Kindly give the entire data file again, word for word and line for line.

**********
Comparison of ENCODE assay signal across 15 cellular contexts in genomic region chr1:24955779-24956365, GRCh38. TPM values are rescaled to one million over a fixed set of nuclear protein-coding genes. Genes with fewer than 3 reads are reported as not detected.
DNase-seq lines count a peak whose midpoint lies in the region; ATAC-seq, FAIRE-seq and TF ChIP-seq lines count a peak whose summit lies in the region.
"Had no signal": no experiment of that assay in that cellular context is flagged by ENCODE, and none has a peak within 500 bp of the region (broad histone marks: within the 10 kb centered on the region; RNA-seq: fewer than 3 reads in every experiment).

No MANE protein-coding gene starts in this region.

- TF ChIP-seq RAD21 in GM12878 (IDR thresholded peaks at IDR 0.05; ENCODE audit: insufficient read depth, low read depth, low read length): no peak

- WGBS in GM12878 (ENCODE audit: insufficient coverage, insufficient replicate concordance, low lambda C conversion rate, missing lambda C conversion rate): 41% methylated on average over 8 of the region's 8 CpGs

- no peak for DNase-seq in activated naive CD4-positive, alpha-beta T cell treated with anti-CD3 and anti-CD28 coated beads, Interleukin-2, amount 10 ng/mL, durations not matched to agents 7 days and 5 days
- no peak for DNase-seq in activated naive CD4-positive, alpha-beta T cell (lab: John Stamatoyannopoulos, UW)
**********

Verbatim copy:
Comparison of ENCODE assay signal across 15 cellular contexts in genomic region chr1:24955779-24956365, GRCh38. TPM values are rescaled to one million over a fixed set of nuclear protein-coding genes. Genes with fewer than 3 reads are reported as not detected.
DNase-seq lines count a peak whose midpoint lies in the region; ATAC-seq, FAIRE-seq and TF ChIP-seq lines count a peak whose summit lies in the region.
"Had no signal": no experiment of that assay in that cellular context is flagged by ENCODE, and none has a peak within 500 bp of the region (broad histone marks: within the 10 kb centered on the region; RNA-seq: fewer than 3 reads in every experiment).

No MANE protein-coding gene starts in this region.

- TF ChIP-seq RAD21 in GM12878 (IDR thresholded peaks at IDR 0.05; ENCODE audit: insufficient read depth, low read depth, low read length): no peak

- WGBS in GM12878 (ENCODE audit: insufficient coverage, insufficient replicate concordance, low lambda C conversion rate, missing lambda C conversion rate): 41% methylated on average over 8 of the region's 8 CpGs

- no peak for DNase-seq in activated naive CD4-positive, alpha-beta T cell treated with anti-CD3 and anti-CD28 coated beads, Interleukin-2, amount 10 ng/mL, durations not matched to agents 7 days and 5 days
- no peak for DNase-seq in activated naive CD4-positive, alpha-beta T cell (lab: John Stamatoyannopoulos, UW)